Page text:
Deal with US firm addresses communication difficulties posed by traditional face masks
ClearMask will help people who rely on lip reading to communicate more effectively with healthcare staff while aiding protection from COVID-19
250,000 clear face masks are to be delivered to frontline NHS and social care workers to help people who use lip-reading and facial expressions to communicate.
The masks are see-through and have an anti-fogging barrier to ensure the face and mouth are always visible in order to help doctors, nurses and carers communicate better with their patients.
This pandemic has posed numerous challenges to the sector, so we are always on the hunt for simple solutions to support those giving and receiving care
With around 12 million people in the UK thought to have hearing loss, the masks will be invaluable for people who need to lip read to communicate during the ongoing response to the COVID-19 pandemic and beyond.
The masks will also help those who rely on facial expressions to support communication. For example, people with learning disabilities, autism or dementia, or foreign language speakers and their interpreters.
The new deal with US-based company, ClearMask, will see the masks delivered to NHS trusts and social care providers across the UK over the next few weeks.
Minister for Care, Helen Whately, said: “Everyone using our remarkable health and care system deserves the best care possible, and communication is a vital part of that.
“This pandemic has posed numerous challenges to the sector, so we are always on the hunt for simple solutions to support those giving and receiving care.
“The introduction of clear face masks will help overcome some of the difficulties carers wearing PPE are facing communicating with people who rely on lip reading.
“If this proves a success I look forward to increasing the supply to make sure whenever a clear mask is needed, there is one available.
“This applies across the whole of the UK and the Government is working with the devolved administrations on allocations of the masks. The first delivery has already been distributed to NHS trusts, with further deliveries over the next couple of weeks.”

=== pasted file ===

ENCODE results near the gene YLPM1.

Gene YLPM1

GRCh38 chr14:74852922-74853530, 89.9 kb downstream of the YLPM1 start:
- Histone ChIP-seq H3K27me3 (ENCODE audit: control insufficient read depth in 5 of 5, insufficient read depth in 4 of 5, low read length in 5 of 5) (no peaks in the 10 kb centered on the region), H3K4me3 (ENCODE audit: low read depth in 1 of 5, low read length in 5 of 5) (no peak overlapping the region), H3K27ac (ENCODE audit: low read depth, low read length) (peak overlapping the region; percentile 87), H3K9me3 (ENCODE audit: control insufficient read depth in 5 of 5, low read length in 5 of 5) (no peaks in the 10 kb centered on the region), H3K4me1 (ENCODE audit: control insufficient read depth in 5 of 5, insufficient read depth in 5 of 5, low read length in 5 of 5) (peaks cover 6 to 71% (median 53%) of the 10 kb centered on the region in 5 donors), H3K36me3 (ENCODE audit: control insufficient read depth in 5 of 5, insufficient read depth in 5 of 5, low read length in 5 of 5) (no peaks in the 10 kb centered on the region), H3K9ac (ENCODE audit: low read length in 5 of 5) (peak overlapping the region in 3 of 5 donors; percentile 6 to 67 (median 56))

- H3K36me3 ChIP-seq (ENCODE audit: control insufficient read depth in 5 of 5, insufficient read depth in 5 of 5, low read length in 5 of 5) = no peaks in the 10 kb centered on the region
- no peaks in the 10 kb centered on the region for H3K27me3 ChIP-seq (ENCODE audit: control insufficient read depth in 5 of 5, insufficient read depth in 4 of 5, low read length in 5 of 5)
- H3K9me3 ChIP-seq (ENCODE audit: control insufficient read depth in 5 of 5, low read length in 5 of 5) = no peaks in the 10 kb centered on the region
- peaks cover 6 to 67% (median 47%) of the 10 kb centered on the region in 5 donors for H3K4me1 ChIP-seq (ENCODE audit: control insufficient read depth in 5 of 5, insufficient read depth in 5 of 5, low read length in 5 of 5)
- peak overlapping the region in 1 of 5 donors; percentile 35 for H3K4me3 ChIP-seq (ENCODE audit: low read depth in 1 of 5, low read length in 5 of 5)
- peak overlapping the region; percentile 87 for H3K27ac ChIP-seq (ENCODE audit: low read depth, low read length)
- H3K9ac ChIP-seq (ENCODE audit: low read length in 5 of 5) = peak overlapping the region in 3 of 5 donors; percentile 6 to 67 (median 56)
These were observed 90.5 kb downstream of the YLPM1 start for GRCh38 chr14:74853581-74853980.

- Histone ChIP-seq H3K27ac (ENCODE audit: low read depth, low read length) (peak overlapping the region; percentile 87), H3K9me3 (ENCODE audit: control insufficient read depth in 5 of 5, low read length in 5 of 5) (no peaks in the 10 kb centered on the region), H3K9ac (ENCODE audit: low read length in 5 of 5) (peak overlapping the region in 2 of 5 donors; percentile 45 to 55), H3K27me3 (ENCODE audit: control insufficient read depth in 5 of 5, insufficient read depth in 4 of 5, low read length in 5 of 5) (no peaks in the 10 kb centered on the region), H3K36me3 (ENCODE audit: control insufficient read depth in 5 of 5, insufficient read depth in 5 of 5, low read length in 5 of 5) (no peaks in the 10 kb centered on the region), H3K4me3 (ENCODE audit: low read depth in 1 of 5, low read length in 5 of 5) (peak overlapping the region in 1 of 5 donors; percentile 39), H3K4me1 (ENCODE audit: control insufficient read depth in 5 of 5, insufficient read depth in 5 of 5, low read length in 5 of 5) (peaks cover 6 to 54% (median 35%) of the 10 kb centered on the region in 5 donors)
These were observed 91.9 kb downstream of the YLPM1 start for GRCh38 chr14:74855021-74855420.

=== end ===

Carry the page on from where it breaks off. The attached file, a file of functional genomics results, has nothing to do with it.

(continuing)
People need to understand the information and instructions that they are given by health and care professionals: ineffective communication and misunderstandings have the potential to harm the health and wellbeing of people with hearing loss
Social care providers will also have access to the masks through a new pilot system with Local Resilience Forums.
Roger Wicks, director of policy and campaigns at Action on Hearing Loss, said of the move: “We welcome the procurement of clear face masks, which has the potential to improve the accessibility of health and social care services for those who rely on seeing facial expressions and lip-reading to communicate, including people who are deaf or have hearing loss.
“Since the outbreak of coronavirus, people have told us continually that they are worried about communicating in health and social care settings where face masks are now in constant use.
“People need to understand the information and instructions that they are given by health and care professionals: ineffective communication and misunderstandings have the potential to harm the health and wellbeing of people with hearing loss.
“We hope that different services across the NHS and social care are able to access clear masks and effectively match them to patient need. It will also be important that these masks are complemented by effective communication tips and deaf awareness among staff to ensure that people with hearing loss get the support they need.”
And Allysa Dittmar, president of ClearMask, said: “As a company that was started in 2017 in a response to the need for improved, visual communication for the deaf and hard of hearing community, we immediately understood the critical need for such see-through, transparent masks during this pandemic for many different groups of people.
“We were proud to help answer the call for critical PPE for the NHS, and this partnership is a reflection of the hard work and dedication of many individuals involved in the push for better accessibility and care during this time.”